University of Cambridge > > SCI Cambridge Science Talks > HUNTING THE ANTISOCIAL CANCER CELL


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One of the most effective ways of improving cancer treatments is to improve early diagnosis, so that cancers are detected before they spread. Proteins that regulate DNA replication provide a new approach to this problem. Replicating the human genome during each cell cycle is an enormous logistical challenge. 105 replication initiation events must be co-ordinated so that all of the DNA is replicated once, exactly once and only once. How does the cell keep track of which regions it has already replicated? The answer lies in a ratchet-like system of “replication licensing”. Proteins that make up the license are remarkably powerful markers for improving cancer screening and diagnosis.

Prof Laskey started his career at Oxford, followed by post-doctoral posts on the scientific staff of Imperial Cancer Research Fund and the MRC Laboratory of Molecular Biology in Cambridge. In 1983 he moved to the Charles Darwin Chair in the University of Cambridge, first in the Department of Zoology, then in the Wellcome CRC Institute and now as Director of the MRC Cancer Cell Unit in the Hutchison/MRC Research Centre.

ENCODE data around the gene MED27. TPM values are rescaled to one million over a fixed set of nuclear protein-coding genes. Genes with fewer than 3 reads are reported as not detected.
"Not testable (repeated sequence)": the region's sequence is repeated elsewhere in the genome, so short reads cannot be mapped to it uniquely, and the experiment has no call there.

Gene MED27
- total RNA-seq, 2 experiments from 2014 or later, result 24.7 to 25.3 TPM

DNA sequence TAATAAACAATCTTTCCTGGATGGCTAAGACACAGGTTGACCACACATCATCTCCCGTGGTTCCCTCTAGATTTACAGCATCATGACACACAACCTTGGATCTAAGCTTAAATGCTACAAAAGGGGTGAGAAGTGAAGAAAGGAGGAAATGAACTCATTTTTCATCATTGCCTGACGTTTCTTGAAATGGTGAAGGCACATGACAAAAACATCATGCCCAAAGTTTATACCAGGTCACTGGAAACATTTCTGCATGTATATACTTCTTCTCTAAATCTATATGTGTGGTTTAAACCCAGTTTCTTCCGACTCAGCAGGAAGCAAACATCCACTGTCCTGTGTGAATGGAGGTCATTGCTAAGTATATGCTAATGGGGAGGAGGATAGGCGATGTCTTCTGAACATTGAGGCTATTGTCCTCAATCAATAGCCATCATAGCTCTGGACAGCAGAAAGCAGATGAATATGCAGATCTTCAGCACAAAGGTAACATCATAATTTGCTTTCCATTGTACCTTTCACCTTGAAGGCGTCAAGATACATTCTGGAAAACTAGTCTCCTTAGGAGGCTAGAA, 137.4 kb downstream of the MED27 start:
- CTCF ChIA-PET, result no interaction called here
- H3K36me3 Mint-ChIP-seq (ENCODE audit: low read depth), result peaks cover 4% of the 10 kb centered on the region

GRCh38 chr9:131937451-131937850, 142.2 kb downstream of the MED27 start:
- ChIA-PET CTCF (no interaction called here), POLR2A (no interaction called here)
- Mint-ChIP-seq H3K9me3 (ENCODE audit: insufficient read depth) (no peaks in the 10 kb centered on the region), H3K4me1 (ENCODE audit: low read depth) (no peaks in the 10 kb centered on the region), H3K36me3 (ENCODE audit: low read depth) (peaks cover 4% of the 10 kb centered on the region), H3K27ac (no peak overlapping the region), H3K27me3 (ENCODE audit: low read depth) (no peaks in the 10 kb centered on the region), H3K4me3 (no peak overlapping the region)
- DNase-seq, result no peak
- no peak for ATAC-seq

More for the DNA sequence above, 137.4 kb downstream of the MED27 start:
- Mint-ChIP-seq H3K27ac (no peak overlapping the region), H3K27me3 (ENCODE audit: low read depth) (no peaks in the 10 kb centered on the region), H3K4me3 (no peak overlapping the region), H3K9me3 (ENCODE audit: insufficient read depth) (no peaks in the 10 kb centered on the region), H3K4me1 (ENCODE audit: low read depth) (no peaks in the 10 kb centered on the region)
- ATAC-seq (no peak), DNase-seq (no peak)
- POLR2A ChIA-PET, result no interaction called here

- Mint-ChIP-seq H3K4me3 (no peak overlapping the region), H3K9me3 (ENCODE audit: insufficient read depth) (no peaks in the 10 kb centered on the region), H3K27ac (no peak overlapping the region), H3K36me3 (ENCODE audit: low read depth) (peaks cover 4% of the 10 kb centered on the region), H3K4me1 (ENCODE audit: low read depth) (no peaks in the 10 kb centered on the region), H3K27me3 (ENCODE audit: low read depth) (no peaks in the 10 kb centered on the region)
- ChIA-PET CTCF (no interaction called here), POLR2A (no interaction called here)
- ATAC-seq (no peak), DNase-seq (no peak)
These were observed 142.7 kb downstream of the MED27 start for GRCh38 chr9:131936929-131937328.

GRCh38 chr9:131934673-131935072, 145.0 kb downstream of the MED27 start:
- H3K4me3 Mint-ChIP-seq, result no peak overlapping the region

He is a Fellow of Darwin College and a Fellow of the Royal Society. His work has been recognised by awards from several countries, including the Louis Jeantet Prize for Medicine. He has organised and edited two series of Darwin College Lectures. On a lighter note, he has written and recorded two albums called Songs for Cynical Scientists and More Songs for Cynical Scientists. We hope that we can persuade him to sing for us after the lecture.

Suitable for A-level students.

This talk is part of the SCI Cambridge Science Talks series.

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